"Writers begin with a grain of sand, and then create a beach."
~ Robert Black
When my last blog posted, I was blessed to be in the Outer Banks of North Carolina. My plan for today's post was to share about long strolls on the beach gathering seashells because I just can't help myself.
But sometimes our plans don't take us where we think we'll go. Although I did have many long walks and did gather a collection of seashells, other things happened in the Atlantic Ocean that were opposite of my peaceful strolls. As we enjoyed the beauty and serenity, we kept informed of what was going on with Hurricane Irma's monstrous path through the Caribbean. We wondered about evacuating if she headed up the east coast. We thought about the destruction she had already brought to fragile islands. We recalled the times hurricanes had ravaged the Outer Banks we love. We even remembered the hurricanes my husband was called out to be a first responder as an electric utility employee. We wondered, as did meteorologists, where Irma would impact the US. And I mulled over how I'd be able to write about the beauty of the ocean and beach, one of my favorite places, while Floridians and Texans were picking up the pieces of their coastal lives and homes from Irma's and Harvey's wrath.
Then I decided that instead maybe I could write about the 2017 Northern Ohio SCBWI Regional Conference on Saturday (9/16/17). I definitely was inspired, encouraged, and edified by presenters at the four breakout sessions I attended and the fabulous opening, midday, and closing addresses. During the closing address, "Off the Beaten Path," Jill Santopolo spoke about her path that abruptly changed, yet she knows she's where she's supposed to be. It was then I figured it out.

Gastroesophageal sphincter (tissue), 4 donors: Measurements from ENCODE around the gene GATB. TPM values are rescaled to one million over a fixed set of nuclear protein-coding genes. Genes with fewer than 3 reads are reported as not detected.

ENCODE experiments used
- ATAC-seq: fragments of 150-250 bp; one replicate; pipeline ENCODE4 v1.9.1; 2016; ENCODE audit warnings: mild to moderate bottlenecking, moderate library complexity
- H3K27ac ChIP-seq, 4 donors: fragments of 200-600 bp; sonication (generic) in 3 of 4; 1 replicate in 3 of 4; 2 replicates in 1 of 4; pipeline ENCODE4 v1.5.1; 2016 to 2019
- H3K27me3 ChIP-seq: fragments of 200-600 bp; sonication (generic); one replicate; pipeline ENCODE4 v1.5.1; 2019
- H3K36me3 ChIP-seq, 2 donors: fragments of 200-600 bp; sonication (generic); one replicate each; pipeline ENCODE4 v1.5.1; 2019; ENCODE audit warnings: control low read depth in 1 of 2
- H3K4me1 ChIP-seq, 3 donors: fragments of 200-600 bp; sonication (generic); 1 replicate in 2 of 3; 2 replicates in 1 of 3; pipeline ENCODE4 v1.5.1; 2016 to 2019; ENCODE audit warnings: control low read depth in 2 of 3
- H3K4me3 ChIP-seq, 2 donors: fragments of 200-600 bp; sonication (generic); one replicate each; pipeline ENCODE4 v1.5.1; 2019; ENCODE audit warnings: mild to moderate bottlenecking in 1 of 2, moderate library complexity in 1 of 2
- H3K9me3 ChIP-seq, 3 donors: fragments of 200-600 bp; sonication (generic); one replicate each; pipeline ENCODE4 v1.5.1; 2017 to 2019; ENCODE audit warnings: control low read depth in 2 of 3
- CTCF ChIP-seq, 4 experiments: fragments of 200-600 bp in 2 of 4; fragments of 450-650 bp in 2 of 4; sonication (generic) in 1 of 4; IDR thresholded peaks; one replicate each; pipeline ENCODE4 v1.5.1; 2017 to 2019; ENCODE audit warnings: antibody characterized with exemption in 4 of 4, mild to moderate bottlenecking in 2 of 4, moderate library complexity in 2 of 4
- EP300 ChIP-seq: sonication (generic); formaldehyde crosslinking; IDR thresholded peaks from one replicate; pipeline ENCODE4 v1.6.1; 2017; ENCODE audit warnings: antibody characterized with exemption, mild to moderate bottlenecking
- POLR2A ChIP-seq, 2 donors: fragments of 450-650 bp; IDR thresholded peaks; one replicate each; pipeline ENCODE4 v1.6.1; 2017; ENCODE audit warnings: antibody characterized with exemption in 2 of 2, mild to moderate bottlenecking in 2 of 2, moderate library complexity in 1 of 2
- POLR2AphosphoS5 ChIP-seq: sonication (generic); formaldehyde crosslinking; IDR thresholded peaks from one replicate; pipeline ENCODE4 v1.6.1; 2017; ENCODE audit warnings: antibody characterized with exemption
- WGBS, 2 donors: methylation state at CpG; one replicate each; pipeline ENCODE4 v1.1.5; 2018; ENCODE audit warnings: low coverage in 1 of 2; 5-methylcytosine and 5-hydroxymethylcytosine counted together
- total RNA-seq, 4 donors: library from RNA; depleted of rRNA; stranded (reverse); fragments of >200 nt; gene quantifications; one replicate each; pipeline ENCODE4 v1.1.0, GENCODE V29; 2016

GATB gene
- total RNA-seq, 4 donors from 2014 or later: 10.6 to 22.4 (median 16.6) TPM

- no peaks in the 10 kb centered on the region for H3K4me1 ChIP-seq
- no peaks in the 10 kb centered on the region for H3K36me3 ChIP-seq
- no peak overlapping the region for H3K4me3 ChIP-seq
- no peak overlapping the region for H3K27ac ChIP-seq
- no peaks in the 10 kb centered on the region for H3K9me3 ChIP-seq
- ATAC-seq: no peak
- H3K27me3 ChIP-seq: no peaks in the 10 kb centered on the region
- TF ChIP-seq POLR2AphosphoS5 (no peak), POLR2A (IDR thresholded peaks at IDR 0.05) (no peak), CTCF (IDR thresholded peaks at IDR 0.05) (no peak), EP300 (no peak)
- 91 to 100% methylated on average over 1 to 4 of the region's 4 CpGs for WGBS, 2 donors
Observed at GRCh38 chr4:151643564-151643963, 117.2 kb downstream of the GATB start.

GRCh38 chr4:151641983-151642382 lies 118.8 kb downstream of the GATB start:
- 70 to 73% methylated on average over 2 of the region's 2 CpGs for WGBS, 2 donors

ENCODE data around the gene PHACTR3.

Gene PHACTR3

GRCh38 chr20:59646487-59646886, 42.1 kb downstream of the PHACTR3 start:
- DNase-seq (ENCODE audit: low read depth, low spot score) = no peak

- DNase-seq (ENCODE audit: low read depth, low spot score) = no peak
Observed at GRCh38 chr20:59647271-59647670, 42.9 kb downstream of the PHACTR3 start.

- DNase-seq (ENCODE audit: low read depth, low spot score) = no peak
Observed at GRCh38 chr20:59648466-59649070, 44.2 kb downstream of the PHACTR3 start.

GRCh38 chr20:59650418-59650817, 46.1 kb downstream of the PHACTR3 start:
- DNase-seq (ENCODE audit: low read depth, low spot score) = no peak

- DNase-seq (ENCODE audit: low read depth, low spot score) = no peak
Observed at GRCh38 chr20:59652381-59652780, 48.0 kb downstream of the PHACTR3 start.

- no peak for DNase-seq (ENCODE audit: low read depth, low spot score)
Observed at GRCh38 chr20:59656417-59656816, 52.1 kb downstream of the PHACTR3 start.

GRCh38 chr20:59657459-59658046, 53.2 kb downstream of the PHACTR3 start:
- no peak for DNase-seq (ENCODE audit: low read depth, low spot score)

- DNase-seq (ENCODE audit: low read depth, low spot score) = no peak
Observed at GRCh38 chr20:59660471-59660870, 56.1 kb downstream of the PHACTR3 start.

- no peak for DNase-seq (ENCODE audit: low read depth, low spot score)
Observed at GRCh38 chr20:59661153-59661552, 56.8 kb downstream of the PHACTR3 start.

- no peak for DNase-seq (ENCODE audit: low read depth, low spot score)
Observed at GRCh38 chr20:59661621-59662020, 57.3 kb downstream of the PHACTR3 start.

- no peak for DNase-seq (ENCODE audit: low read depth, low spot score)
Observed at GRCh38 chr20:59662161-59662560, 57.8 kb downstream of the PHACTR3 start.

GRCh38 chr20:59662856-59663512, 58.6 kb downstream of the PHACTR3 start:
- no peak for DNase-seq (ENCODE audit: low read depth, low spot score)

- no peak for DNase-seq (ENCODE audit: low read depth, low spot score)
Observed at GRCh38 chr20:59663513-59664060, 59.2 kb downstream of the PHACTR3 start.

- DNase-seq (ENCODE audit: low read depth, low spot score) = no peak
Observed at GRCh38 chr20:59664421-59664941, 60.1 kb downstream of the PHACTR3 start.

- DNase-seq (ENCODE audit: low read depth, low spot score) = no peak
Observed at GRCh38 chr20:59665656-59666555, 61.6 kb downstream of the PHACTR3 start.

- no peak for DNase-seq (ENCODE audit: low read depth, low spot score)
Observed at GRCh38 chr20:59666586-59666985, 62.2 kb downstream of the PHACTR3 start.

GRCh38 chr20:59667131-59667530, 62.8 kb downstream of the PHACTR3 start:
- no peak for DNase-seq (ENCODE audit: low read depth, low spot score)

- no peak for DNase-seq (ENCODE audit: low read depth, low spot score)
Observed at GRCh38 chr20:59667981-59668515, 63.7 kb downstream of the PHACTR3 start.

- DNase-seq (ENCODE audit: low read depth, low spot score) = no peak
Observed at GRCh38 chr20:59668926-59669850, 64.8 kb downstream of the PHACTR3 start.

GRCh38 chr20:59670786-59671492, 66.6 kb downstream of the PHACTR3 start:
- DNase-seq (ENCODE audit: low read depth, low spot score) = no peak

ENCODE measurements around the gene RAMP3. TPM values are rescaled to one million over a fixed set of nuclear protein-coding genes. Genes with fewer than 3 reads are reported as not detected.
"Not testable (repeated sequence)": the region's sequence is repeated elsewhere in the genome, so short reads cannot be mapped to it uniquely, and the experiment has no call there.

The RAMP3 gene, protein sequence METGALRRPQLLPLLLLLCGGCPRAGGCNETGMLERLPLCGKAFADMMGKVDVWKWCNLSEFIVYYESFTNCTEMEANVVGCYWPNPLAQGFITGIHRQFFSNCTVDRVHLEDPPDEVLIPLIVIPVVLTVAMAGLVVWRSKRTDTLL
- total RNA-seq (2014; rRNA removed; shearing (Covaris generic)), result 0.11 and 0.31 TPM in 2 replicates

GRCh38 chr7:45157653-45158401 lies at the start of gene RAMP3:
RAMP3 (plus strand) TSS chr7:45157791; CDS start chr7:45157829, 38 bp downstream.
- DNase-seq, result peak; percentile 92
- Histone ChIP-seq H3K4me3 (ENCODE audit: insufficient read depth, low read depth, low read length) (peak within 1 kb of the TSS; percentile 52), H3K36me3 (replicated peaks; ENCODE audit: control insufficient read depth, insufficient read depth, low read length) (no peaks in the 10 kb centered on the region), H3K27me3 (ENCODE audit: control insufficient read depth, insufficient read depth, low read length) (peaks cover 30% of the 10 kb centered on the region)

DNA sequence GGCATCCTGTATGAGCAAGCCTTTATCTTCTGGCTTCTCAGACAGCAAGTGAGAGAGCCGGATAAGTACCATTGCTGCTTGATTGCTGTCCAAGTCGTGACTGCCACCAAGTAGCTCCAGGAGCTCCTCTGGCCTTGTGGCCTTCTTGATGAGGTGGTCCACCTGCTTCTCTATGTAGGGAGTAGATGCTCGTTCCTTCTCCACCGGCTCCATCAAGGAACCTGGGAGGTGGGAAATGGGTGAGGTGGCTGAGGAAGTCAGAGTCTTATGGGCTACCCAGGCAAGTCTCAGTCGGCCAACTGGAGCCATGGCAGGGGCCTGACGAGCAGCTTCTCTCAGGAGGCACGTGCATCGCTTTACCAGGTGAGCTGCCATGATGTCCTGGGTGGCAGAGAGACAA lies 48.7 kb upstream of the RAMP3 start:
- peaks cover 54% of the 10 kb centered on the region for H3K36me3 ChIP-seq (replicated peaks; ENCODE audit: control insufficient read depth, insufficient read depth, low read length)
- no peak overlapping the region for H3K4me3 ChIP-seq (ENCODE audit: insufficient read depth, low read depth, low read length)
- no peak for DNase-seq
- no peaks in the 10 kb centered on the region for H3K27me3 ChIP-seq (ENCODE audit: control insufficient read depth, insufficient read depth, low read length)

By writing about my process over the past few days, my thought patterns, my experiences and observations, I'd illustrate how our plans don't always take us where we think we'll go, but we end up where we're supposed to be. And by doing so, I've touched on all I contemplated.
How ironic that the quote I chose for this post ties writing and sandy beaches together!
Thanks again for stopping by.
Her teacher smiled. "Just make a mark and see where it takes you... Now sign it."
Excerpt from The Dot by Peter H. Reynolds, 2003 Candlewick
I became acquainted with The Dot just the other day. When I first heard a brief summary with a few interesting sentences my thoughts went back to 6th grade when I realized writing was a fun thing to do. Eager to know the rest of the story, I headed to my local library the very next day, found the book, and brought it home to read and study how Peter H. Reynolds created such a powerful message in so few words.
As an educator I was first drawn to the wise and subtle way the teacher encouraged the main character. Then thinking back to my elementary school days, I identified with the main character when she realized what she could do after she saw her work, her dot, prominently displayed. And as a writer the two words "sign it" spoke ownership and accomplishment, a way to make your mark.
The Dot is a Picture Book that delivers a lot in a little over 300 words. The back cover states it's for ages 5 and up. I think the "and up" can be quite high to inspire children, teens, and adults. If you're a teacher, take a look at The Dot and let me know how you might use it to inspire your students, or maybe even one. Parents can use it to encourage children when they're learning anything new that's hard at first, or if the child just doesn't believe they can do it.
I found it ironic and interesting that when I launched my website, I welcomed you to "my little dot on the internet."
Thanks for coming back!